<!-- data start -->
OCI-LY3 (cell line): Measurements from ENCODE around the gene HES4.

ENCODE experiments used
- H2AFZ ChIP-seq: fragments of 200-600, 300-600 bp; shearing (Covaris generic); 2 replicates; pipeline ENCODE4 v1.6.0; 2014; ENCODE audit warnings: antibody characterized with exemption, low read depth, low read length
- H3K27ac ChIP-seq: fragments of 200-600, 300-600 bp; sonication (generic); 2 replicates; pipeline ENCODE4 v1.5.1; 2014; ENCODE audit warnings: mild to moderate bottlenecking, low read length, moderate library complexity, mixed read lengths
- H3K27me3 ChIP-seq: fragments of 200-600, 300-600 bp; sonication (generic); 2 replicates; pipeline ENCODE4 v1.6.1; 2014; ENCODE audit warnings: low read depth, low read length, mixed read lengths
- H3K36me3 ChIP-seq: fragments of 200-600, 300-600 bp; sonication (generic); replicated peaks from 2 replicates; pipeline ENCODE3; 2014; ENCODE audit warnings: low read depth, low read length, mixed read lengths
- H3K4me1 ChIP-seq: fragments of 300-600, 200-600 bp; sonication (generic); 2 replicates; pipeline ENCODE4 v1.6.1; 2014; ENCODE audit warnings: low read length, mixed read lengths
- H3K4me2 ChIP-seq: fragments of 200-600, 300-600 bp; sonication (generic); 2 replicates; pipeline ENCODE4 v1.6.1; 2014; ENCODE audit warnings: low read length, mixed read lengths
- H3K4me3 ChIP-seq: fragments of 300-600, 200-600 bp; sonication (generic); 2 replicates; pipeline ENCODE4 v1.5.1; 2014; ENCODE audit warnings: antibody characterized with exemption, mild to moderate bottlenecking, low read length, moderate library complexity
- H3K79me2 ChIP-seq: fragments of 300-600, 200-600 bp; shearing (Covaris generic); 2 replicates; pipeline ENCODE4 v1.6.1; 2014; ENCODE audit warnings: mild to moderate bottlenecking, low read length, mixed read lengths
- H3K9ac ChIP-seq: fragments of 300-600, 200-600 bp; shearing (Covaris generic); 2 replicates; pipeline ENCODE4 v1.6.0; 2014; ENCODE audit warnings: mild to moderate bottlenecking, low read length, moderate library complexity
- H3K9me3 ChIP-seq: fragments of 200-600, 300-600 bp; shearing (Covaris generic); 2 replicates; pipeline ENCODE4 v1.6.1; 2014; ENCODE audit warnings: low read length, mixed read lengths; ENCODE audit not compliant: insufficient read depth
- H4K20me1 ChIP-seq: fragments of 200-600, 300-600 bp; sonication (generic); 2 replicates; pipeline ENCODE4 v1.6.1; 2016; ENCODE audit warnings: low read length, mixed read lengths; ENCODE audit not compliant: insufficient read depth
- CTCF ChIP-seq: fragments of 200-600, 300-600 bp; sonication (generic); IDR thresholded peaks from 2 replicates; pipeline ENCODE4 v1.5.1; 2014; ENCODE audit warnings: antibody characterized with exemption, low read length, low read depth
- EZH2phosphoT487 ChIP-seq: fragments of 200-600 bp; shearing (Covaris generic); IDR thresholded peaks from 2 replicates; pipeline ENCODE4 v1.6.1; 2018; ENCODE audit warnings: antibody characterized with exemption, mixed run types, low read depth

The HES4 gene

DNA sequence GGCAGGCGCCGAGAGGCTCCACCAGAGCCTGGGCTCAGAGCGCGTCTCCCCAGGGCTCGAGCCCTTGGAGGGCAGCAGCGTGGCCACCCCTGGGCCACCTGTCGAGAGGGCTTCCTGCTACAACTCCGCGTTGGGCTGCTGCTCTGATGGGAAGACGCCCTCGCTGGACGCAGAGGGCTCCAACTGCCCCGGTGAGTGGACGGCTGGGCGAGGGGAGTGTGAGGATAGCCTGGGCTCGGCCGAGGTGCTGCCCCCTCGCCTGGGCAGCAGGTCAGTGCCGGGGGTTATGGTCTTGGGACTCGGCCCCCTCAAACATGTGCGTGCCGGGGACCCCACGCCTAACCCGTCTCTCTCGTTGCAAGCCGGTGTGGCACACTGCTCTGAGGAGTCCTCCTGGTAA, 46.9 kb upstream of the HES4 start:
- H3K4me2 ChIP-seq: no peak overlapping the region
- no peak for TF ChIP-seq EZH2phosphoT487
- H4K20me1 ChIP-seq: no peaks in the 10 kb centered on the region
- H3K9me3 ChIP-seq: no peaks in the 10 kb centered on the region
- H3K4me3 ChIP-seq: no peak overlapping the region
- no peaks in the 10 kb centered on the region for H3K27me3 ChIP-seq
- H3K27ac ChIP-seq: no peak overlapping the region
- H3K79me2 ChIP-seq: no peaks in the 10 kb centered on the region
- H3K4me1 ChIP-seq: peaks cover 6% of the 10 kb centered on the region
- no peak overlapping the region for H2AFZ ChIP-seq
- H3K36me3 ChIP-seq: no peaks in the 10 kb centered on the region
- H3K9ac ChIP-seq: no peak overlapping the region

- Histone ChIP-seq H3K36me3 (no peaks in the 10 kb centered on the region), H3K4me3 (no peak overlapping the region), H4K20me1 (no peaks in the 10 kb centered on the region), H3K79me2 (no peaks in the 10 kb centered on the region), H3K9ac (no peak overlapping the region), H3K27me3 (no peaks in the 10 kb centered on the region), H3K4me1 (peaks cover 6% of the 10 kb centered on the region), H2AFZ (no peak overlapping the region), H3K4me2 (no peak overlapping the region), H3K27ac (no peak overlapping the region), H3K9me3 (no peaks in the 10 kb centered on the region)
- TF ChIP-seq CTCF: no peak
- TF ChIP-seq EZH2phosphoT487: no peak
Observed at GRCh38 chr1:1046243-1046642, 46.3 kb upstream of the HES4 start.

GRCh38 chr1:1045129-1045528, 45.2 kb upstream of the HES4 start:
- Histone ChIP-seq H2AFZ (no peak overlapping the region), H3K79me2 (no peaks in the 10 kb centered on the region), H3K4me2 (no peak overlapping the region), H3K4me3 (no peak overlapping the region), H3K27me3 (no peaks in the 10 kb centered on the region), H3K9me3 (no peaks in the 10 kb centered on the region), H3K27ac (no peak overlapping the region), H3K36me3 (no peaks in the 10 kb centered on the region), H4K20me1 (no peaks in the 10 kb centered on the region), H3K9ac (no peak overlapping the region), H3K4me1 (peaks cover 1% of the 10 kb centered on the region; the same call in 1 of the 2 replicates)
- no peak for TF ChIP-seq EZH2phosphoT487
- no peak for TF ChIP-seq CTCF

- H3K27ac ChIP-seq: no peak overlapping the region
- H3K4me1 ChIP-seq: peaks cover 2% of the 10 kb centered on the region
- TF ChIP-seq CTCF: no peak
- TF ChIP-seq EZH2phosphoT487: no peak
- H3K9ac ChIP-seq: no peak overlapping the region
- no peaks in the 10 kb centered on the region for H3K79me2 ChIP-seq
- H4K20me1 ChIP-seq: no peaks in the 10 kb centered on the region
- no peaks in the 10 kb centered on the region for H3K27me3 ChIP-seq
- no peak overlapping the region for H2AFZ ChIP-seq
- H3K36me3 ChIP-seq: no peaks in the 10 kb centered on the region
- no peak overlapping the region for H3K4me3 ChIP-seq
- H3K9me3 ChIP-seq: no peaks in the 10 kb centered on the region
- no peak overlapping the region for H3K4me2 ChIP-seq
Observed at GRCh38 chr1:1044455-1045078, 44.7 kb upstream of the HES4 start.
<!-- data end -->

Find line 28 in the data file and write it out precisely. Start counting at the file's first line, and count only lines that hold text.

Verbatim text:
- H3K36me3 ChIP-seq: no peaks in the 10 kb centered on the region